Tarantino fans will love ‘Hateful Eight’

Grade A


Quentin Tarantino is at his most Tarantino-y in “Hateful Eight,” a western whodunit filled with B-movie gore and pitch black comedy and a star-studded cast that plays each vile character with an entertaining glee.
Tarantino returns to the old West (and I wouldn’t mind if he stayed there for the rest of his career) but ditches the epicness of his last masterpiece, “Django,” to tell a claustrophobic tale that seems to be an homage to spaghetti westerns and John Carpenter’s paranoia-fueled classic, “The Thing.” While Tarantino has obviously evolved and grown as a filmmaker, “The Hateful Eight” largely feels like the veteran writer-director is returning to his roots.
In this movie that largely hinges on a dialogue-driven plot on one set, I was heavily reminded of Tarantino’s first film, “Reservoir Dogs,” which isn’t a bad thing. Like “Reservoir Dogs,” “The Hateful Eight” feels like it was written for the stage with Tarantino’s brand of sharp dialogue taking center stage. Say what you will about Tarantino, but that man can write some snappy dialogue.
The movie, which is set in post-Civil War old West, opens with beautiful shots of snow-covered Colorado, showing off Tarantino’s use of the old school 70 mm format, which was the trademark of the epic westerns of the 60s and 70s, though he confines the second two-thirds of the film to the indoors. Infamous bounty hunter John Ruth (a scenery chewing Kurt Russell sporting a walrus-style mustache) is on a mission to get to Red Rock to get the reward money for his prisoner, Daisy Domergue (a vicious Jennifer Jason Leigh), and to see her hang (hence his nickname “The Hangman”).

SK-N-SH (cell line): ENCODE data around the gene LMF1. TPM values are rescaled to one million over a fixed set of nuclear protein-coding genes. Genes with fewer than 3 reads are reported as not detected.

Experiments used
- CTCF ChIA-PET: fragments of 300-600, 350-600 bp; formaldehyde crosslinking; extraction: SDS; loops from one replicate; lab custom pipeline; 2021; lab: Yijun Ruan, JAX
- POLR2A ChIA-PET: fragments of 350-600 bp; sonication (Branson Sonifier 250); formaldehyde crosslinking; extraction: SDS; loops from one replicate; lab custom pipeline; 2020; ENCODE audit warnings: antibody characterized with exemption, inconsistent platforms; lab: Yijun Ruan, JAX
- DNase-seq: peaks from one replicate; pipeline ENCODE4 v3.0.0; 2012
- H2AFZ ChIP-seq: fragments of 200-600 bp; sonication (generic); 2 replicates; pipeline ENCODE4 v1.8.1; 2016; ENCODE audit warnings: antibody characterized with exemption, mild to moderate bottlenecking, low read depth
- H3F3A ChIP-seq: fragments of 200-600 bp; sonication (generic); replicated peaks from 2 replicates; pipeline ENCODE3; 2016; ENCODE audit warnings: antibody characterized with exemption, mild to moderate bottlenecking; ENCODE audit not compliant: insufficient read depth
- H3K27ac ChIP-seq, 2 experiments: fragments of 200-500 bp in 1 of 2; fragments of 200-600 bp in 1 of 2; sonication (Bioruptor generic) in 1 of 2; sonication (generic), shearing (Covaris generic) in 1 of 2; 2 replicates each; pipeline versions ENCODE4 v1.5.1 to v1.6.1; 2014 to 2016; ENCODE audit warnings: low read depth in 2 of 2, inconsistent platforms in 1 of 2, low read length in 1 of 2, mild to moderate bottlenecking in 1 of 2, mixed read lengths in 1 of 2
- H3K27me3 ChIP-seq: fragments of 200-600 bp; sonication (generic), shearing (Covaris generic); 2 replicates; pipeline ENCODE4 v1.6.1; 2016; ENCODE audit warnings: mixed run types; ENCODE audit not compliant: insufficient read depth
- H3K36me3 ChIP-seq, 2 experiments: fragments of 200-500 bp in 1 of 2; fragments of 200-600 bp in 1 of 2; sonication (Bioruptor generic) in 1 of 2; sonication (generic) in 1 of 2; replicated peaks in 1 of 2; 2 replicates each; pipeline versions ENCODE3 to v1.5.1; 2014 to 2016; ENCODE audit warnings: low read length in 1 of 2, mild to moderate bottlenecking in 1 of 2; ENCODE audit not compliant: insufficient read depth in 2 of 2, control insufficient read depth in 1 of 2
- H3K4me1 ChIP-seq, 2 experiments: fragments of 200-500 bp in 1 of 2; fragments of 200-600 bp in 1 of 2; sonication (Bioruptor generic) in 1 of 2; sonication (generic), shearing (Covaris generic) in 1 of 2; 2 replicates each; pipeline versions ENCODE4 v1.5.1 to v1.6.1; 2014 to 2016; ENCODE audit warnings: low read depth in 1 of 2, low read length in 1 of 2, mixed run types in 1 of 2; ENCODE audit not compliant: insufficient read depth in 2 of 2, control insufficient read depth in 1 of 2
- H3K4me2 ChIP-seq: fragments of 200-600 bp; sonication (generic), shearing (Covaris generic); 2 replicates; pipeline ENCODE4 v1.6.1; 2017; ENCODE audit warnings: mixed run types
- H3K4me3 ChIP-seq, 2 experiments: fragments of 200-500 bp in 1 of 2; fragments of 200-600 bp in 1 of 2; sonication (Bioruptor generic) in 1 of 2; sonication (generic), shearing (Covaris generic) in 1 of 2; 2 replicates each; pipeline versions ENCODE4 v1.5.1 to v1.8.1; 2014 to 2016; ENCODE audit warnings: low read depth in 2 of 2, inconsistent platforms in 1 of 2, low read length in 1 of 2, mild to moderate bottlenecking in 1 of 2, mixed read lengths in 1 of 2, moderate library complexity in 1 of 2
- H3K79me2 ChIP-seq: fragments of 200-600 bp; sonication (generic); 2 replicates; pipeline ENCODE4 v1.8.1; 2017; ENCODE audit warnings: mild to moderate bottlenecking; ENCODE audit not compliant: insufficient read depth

Along the way, Ruth’s stagecoach stops to pick up Major Marquis Warren (played by Tarantino regular Samuel L. Jackson), who is a former Union soldier and current bounty hunter. They also pick up Chris Mannix (Walton Goggins in one of the best roles of his career), a former guerilla soldier fighting for the South who claims he is the next sheriff of Red Rock. The four wayward souls have some interesting (to say the least) conversations within the cramped confines of the stagecoach.
With an impending blizzard on the way, the crew can’t make it to Red Rock and decides to hole up in a way station known as Minnie’s Haberdashery. Warren, who has been to the way station many times, knows something is up when the business’s owners, Minnie and her husband, are missing.
In their place are a group of questionable fellows, including Mexican Bob (Demian Bichir), who claims to be running the place while Minnie is away; Oswaldo Mobray (Tim Roth), who claims to be the local hangman; a mysterious cowboy named Joe Gage (Michael Madsen) and old General Smithers (Bruce Dern), who served the Confederate Army.


The Lebanon Daily Record

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